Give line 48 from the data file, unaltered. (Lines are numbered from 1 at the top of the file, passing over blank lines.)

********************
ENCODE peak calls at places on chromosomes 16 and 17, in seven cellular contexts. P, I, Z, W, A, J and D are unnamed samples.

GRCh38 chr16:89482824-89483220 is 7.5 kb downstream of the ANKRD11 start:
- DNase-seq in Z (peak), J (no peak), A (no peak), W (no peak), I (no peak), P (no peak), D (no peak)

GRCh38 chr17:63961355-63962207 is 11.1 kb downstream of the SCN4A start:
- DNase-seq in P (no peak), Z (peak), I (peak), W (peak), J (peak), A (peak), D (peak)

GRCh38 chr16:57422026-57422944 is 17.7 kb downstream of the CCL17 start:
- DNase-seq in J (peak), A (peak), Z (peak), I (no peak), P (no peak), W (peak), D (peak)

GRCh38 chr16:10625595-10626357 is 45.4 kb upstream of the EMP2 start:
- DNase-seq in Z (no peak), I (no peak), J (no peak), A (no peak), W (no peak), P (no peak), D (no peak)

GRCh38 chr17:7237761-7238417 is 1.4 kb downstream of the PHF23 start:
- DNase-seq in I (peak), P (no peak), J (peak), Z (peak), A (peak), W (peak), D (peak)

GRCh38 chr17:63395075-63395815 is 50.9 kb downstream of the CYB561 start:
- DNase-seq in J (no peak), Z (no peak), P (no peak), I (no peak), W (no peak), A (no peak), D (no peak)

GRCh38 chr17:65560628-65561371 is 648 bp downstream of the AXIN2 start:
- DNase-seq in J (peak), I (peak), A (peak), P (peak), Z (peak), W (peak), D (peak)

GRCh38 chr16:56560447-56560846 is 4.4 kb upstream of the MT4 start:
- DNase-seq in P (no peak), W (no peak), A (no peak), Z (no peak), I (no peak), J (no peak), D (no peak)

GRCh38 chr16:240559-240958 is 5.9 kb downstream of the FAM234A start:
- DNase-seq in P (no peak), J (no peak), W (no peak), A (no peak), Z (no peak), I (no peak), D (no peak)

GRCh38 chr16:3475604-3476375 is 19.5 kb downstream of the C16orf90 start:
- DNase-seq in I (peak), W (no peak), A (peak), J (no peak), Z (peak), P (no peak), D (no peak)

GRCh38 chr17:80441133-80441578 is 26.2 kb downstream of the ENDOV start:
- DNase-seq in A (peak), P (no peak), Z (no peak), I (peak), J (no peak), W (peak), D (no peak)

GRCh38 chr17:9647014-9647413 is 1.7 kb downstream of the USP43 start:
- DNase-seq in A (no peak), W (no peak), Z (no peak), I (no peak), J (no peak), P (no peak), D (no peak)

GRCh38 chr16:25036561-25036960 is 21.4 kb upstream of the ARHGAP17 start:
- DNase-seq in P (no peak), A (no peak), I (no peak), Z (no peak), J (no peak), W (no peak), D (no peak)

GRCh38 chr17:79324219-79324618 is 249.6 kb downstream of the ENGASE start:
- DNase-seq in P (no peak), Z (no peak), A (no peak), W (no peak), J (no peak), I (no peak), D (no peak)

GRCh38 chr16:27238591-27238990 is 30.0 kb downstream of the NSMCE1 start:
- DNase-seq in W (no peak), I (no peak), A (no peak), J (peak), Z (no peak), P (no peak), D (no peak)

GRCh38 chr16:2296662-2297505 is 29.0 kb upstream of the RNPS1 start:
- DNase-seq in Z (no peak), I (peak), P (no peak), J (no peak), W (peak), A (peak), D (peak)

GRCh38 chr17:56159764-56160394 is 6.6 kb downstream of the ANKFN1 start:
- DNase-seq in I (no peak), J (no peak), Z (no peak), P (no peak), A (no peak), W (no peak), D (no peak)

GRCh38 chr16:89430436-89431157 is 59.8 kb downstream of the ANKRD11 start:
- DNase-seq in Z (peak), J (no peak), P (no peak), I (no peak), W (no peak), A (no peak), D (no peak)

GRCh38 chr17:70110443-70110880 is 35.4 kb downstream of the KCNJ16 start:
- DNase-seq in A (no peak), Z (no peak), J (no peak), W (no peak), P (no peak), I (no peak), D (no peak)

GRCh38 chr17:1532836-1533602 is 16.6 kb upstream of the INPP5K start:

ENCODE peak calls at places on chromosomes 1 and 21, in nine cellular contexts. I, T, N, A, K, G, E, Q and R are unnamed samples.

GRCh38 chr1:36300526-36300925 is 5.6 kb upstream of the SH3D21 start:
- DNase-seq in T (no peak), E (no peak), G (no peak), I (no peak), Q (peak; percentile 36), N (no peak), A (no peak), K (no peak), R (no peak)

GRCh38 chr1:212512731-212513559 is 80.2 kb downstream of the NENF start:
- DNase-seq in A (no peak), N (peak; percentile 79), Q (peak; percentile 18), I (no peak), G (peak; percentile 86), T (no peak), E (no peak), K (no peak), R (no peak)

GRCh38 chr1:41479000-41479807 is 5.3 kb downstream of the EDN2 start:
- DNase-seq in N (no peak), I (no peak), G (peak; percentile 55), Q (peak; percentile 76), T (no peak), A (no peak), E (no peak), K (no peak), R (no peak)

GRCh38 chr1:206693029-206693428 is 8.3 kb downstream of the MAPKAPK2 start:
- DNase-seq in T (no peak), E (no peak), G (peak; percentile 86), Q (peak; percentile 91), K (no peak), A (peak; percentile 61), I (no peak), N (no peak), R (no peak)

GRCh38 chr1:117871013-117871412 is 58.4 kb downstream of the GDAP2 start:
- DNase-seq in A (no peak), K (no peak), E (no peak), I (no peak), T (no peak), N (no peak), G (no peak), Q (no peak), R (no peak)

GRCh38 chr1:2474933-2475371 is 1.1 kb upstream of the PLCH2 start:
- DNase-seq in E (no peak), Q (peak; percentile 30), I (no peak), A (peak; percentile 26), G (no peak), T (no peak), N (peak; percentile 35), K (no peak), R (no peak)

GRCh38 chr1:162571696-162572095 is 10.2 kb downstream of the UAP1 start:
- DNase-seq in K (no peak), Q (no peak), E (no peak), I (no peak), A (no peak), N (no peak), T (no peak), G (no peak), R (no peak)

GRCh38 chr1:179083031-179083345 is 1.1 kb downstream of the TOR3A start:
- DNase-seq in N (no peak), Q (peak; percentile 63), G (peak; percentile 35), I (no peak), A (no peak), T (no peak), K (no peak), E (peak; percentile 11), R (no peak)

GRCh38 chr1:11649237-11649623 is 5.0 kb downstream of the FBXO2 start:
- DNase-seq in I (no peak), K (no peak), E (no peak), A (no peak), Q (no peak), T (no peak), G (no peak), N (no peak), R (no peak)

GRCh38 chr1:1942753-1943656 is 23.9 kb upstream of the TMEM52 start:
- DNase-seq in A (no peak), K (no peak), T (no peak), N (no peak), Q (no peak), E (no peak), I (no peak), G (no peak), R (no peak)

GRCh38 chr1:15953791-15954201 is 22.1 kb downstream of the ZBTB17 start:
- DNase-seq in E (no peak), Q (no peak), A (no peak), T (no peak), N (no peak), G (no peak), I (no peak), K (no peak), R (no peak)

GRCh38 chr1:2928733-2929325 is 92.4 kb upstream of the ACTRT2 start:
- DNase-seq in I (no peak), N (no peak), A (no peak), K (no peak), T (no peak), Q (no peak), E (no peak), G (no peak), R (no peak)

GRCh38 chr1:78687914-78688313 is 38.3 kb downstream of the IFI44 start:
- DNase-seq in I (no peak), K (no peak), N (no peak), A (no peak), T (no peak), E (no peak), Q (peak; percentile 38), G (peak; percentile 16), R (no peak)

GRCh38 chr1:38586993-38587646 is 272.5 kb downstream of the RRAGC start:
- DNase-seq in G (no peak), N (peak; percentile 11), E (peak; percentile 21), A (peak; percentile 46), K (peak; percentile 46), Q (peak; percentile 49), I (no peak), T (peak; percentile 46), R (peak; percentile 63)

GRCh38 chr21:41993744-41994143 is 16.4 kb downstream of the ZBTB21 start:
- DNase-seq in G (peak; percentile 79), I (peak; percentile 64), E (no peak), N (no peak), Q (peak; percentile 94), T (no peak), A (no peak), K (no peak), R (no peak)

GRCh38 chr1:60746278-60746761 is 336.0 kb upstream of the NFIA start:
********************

GRCh38 chr1:206693029-206693428 is 8.3 kb downstream of the MAPKAPK2 start: